Question: You said your father was a simple man. How did his position as a governor change his lifestyle?

His position did not affect his lifestyle in anyway. Even as a governor, he did not stay in the Government House. He stayed in the house in the village. I remember one day, while he was governor, he left the house by jumping the fence from the back of the house and all the security personnel attached to him were looking for him. They thought he was still upstairs in the room. They did not know he had left the house and entered a bus. By the time the driver and other passengers realised who he was, they started panicking. The driver panicked and started screaming but my father told him, “Son, continue moving.” He paid the transport fare of all the passengers in the bus and they all drove down to the Government House. By the time the security realised what happened, he was already on his way to his office in the Government House.

Question: Why did he do that?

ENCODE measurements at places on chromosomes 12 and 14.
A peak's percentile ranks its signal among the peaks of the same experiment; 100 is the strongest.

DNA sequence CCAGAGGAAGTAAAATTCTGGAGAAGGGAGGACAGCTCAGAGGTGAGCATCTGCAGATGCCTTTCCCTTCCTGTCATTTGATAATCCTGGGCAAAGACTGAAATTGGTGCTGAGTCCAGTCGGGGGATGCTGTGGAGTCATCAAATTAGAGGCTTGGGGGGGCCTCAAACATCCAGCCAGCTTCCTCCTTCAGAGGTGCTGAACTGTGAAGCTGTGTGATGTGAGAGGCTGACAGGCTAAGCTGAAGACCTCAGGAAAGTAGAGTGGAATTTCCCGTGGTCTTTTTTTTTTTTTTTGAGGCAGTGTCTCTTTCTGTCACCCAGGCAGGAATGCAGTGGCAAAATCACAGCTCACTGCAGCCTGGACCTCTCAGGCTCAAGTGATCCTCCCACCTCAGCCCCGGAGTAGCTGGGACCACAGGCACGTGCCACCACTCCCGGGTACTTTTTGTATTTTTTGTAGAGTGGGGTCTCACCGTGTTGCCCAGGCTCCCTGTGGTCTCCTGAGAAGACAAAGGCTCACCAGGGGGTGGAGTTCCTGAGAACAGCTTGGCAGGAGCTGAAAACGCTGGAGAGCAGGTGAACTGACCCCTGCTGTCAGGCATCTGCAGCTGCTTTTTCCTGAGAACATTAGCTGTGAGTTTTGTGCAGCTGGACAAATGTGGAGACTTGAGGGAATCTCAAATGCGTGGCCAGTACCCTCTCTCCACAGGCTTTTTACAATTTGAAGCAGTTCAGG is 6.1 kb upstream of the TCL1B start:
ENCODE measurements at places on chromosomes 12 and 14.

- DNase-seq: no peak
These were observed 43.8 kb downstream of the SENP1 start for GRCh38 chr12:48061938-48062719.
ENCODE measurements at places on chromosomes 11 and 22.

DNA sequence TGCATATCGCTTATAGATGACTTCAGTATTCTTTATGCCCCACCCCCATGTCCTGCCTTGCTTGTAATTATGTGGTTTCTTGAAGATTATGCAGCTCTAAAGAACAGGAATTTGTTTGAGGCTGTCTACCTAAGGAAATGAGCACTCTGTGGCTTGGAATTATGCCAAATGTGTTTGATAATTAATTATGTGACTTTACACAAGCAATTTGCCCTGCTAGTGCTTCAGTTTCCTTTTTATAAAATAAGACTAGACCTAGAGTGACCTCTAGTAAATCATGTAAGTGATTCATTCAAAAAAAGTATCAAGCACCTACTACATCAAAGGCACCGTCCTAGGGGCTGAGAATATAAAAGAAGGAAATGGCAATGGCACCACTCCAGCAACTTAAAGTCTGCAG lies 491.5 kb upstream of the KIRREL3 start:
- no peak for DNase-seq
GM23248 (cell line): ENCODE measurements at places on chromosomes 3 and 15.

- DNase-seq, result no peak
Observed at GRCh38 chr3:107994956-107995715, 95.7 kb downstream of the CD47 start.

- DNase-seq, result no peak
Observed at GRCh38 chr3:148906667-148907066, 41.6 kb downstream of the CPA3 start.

My father never liked protocols, police escorts and sirens. He used to say that only politicians who stole money go about with police escorts. He believed only criminals would not want people to come near them. He always asked why he would need security in his village. For him, it is only those who did something evil that should fear. He would always go to the market square, sit down and eat as he always did.

Question: Even as a governor?

Yes, he never changed. He maintained the same lifestyle. Whenever he was in Enugu, he slept outside the family house in Ngwo.

How did you and your siblings feel as governor’s children despite the fact your father did not fancy the trappings of office?